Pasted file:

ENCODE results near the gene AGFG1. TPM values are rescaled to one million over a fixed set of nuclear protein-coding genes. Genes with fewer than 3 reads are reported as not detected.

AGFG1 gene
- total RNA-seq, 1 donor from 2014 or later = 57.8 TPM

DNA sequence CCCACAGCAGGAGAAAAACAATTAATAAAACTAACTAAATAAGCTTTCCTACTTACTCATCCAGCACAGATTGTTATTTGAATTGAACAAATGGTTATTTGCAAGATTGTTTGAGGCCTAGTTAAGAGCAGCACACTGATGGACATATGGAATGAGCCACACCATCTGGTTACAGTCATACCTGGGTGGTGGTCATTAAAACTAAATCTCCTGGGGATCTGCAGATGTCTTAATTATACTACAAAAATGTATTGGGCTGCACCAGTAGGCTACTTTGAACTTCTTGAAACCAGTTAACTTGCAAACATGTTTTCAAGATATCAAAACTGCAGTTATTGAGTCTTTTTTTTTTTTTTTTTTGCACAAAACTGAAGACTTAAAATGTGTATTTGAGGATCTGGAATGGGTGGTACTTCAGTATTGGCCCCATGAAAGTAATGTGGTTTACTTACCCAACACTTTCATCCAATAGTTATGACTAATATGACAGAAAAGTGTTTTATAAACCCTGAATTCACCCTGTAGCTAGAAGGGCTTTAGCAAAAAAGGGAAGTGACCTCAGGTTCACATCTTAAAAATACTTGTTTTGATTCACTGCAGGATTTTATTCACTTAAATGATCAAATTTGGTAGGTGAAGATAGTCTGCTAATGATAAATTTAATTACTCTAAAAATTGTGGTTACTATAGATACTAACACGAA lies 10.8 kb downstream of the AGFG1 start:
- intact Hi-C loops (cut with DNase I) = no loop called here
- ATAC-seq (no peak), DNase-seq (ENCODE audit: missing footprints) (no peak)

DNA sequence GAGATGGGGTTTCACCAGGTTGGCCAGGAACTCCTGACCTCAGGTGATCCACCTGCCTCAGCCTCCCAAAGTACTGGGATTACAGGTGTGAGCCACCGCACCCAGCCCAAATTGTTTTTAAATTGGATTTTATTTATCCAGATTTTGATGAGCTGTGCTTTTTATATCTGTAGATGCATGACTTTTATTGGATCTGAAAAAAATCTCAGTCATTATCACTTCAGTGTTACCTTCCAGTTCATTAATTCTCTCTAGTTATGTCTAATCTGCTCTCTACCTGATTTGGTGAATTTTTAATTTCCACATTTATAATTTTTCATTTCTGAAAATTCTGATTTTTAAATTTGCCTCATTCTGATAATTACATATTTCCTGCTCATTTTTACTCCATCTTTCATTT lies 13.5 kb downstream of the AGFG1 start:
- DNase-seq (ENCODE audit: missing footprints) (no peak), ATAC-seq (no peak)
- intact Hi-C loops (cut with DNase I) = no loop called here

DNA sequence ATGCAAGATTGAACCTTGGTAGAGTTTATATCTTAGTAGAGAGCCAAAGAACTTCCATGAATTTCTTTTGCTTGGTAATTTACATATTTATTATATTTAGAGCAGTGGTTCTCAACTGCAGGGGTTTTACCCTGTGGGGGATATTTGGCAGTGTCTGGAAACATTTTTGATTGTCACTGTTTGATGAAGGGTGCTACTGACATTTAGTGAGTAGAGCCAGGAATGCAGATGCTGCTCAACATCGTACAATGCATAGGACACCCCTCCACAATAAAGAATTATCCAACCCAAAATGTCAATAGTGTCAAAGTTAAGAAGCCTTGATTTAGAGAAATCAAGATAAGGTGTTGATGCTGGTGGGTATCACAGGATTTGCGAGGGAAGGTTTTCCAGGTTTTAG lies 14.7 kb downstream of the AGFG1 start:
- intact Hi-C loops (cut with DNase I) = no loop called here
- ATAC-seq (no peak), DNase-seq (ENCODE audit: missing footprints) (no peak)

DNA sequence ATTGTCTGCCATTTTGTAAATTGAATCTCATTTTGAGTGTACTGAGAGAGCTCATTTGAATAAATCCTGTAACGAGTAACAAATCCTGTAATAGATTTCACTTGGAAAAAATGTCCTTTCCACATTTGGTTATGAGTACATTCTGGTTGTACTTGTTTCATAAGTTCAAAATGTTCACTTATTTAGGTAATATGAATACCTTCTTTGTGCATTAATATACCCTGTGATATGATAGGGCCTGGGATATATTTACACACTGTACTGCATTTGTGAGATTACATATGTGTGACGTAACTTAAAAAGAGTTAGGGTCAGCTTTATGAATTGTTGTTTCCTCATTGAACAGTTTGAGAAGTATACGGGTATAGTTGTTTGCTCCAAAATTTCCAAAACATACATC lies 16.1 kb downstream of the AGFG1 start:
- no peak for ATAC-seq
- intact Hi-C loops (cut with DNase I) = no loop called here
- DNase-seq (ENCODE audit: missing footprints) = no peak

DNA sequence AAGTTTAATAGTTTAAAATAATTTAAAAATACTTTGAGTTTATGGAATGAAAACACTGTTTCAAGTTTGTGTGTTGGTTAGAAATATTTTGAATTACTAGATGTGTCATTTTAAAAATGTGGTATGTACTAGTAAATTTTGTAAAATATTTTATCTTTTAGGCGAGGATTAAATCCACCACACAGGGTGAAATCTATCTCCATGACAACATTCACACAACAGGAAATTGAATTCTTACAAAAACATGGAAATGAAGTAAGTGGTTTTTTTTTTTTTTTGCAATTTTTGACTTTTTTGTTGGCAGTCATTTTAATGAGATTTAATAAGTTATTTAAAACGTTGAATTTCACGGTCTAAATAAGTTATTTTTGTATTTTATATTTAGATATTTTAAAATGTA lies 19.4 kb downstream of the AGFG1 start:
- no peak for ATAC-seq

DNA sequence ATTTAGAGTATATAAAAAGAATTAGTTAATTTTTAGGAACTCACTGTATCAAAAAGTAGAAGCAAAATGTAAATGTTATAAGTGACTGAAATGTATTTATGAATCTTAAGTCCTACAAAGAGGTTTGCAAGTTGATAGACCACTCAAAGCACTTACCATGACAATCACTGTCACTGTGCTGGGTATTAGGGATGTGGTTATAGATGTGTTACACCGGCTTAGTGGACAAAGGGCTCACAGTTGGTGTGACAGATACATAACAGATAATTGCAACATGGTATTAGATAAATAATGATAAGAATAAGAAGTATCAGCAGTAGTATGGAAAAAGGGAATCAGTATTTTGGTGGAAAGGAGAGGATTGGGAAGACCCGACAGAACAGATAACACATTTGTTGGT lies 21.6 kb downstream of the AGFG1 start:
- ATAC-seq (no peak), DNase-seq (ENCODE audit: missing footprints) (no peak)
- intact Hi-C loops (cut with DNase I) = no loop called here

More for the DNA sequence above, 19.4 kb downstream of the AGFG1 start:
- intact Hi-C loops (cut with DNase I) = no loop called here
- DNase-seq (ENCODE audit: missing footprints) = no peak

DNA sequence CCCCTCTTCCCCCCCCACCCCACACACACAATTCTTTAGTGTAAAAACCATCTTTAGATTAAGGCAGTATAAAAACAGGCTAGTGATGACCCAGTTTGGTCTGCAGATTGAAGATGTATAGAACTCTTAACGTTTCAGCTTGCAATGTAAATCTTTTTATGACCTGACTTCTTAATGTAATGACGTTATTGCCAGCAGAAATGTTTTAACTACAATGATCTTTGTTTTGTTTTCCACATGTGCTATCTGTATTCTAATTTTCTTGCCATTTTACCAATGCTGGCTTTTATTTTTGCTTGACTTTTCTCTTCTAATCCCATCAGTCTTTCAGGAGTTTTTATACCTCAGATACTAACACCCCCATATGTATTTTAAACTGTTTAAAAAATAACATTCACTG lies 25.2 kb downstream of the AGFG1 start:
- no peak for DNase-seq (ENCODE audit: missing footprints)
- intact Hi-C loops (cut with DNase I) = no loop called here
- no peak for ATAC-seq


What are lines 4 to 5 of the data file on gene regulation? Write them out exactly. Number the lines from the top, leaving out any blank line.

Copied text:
DNA sequence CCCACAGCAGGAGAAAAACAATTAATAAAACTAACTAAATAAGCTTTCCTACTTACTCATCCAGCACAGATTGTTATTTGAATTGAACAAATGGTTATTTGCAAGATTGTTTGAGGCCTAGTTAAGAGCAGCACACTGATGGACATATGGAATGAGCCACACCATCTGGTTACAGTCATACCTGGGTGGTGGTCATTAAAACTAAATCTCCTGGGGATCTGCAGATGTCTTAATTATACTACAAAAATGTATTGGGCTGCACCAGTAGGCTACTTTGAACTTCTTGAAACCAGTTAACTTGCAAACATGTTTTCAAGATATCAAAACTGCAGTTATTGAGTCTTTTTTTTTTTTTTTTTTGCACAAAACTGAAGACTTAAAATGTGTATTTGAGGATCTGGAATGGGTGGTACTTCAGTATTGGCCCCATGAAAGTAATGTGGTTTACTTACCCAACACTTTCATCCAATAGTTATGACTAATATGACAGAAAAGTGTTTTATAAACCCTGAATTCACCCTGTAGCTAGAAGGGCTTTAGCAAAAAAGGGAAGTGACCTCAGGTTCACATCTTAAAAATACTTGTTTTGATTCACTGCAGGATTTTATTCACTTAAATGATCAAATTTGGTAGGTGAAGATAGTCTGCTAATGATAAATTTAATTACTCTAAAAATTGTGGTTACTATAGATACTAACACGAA lies 10.8 kb downstream of the AGFG1 start:
- intact Hi-C loops (cut with DNase I) = no loop called here